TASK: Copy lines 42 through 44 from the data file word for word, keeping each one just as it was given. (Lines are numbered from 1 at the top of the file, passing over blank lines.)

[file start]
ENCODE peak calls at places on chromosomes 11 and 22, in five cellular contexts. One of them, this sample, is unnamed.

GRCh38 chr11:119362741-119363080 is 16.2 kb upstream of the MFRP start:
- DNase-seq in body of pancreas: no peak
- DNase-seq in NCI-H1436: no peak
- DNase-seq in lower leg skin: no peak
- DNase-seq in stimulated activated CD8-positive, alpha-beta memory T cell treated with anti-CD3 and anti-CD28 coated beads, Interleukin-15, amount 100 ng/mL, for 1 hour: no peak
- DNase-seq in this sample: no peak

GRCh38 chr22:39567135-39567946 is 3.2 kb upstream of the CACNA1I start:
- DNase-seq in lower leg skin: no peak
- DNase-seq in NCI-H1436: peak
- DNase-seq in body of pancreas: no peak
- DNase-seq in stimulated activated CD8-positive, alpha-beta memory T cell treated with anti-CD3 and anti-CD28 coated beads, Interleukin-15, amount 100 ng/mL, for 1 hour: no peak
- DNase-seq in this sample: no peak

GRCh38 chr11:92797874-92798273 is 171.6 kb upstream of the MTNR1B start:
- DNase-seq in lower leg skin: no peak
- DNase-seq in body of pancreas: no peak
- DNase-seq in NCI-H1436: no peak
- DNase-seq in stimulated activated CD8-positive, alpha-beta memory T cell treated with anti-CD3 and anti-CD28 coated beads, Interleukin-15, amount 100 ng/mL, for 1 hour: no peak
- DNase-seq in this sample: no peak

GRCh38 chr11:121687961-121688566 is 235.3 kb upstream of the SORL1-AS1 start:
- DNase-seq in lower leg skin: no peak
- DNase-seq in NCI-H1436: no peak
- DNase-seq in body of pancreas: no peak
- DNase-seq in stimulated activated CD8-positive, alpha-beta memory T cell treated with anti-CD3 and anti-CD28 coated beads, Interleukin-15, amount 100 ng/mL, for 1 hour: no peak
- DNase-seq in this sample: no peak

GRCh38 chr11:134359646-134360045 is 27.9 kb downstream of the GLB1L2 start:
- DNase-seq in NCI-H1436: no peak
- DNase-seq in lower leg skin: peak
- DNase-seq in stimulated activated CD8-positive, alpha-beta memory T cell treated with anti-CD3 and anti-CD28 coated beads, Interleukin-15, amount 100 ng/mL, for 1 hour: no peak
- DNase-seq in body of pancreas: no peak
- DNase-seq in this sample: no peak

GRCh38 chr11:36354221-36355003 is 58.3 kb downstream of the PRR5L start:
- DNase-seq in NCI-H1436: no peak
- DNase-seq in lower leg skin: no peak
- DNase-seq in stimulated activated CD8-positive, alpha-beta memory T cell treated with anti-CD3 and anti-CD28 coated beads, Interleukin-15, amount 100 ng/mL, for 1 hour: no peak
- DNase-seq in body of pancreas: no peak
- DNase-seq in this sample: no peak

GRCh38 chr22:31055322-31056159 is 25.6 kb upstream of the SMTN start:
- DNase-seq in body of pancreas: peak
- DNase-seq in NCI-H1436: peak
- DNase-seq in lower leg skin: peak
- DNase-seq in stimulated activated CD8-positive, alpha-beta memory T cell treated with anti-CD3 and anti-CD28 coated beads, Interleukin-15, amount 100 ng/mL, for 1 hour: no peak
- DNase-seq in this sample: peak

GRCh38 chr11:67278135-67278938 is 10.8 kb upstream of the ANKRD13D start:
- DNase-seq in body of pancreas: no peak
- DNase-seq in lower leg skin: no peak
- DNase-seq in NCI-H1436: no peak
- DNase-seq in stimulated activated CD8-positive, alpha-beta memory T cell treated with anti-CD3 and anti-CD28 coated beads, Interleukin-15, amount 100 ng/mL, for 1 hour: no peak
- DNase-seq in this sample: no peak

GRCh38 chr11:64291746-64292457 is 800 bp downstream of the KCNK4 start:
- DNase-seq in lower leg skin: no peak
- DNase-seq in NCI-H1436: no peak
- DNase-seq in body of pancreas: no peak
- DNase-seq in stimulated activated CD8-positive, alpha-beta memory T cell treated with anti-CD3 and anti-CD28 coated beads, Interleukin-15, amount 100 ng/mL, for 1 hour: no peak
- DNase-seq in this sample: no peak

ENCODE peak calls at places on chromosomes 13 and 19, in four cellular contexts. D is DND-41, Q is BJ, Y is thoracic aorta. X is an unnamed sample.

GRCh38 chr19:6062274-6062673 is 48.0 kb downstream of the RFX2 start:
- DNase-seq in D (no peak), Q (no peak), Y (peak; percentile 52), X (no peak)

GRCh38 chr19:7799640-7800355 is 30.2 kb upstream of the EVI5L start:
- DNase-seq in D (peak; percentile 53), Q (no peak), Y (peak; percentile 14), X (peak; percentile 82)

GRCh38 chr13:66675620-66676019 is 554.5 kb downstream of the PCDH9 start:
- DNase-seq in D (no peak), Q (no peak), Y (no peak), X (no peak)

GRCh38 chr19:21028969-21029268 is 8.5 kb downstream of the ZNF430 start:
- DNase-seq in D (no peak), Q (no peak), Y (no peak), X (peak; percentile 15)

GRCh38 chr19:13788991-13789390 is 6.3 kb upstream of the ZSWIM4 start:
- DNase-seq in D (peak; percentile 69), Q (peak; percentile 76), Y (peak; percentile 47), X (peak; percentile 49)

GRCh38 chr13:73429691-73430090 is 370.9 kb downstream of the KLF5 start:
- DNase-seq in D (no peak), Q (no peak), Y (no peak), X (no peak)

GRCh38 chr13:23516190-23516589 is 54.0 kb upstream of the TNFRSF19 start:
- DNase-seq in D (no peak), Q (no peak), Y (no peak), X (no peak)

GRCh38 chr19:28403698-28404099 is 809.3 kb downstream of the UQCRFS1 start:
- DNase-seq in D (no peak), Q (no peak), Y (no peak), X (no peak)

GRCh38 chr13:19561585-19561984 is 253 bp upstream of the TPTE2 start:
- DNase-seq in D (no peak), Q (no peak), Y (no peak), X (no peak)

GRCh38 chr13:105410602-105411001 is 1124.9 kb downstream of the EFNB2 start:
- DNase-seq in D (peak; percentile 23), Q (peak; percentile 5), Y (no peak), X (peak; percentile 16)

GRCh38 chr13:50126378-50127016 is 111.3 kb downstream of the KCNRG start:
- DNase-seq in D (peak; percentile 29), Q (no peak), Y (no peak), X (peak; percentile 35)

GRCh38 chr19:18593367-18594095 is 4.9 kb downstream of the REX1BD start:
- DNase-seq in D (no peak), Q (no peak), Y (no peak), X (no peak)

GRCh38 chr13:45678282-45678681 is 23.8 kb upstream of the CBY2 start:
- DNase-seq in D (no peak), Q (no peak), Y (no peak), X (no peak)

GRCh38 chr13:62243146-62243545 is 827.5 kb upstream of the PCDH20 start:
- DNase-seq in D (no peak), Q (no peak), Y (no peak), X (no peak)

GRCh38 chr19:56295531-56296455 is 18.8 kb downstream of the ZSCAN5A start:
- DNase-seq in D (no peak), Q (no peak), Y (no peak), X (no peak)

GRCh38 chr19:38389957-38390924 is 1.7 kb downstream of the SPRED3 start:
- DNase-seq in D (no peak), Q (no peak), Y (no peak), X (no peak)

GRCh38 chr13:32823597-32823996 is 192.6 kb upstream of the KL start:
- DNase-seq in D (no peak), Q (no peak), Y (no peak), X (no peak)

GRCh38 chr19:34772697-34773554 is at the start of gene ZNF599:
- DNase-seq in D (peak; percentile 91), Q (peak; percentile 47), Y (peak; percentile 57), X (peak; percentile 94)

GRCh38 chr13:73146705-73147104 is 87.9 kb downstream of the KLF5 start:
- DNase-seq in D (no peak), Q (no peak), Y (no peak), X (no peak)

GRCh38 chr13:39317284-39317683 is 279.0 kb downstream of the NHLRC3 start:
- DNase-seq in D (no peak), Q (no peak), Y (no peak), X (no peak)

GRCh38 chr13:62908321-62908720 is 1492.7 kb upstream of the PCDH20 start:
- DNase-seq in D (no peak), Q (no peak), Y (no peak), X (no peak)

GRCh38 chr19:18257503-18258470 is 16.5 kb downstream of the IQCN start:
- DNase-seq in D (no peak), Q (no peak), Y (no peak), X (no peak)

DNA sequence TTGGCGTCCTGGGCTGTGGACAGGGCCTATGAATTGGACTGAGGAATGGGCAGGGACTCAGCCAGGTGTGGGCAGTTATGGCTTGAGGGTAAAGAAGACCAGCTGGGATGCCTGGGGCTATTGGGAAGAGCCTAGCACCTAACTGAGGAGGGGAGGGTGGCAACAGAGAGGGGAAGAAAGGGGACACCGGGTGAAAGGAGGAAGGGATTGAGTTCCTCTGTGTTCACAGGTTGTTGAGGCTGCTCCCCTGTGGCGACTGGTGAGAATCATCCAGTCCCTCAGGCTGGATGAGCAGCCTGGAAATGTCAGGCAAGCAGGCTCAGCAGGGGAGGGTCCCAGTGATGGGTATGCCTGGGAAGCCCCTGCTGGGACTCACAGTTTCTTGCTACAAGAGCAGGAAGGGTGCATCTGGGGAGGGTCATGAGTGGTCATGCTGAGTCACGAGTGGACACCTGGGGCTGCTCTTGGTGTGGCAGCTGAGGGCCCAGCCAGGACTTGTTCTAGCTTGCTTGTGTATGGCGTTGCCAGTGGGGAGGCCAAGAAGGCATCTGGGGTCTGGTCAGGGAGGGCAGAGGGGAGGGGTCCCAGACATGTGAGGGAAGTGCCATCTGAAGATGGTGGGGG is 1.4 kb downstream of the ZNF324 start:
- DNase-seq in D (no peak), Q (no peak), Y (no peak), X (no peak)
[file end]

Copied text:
- DNase-seq in stimulated activated CD8-positive, alpha-beta memory T cell treated with anti-CD3 and anti-CD28 coated beads, Interleukin-15, amount 100 ng/mL, for 1 hour: no peak
- DNase-seq in this sample: peak

GRCh38 chr11:67278135-67278938 is 10.8 kb upstream of the ANKRD13D start: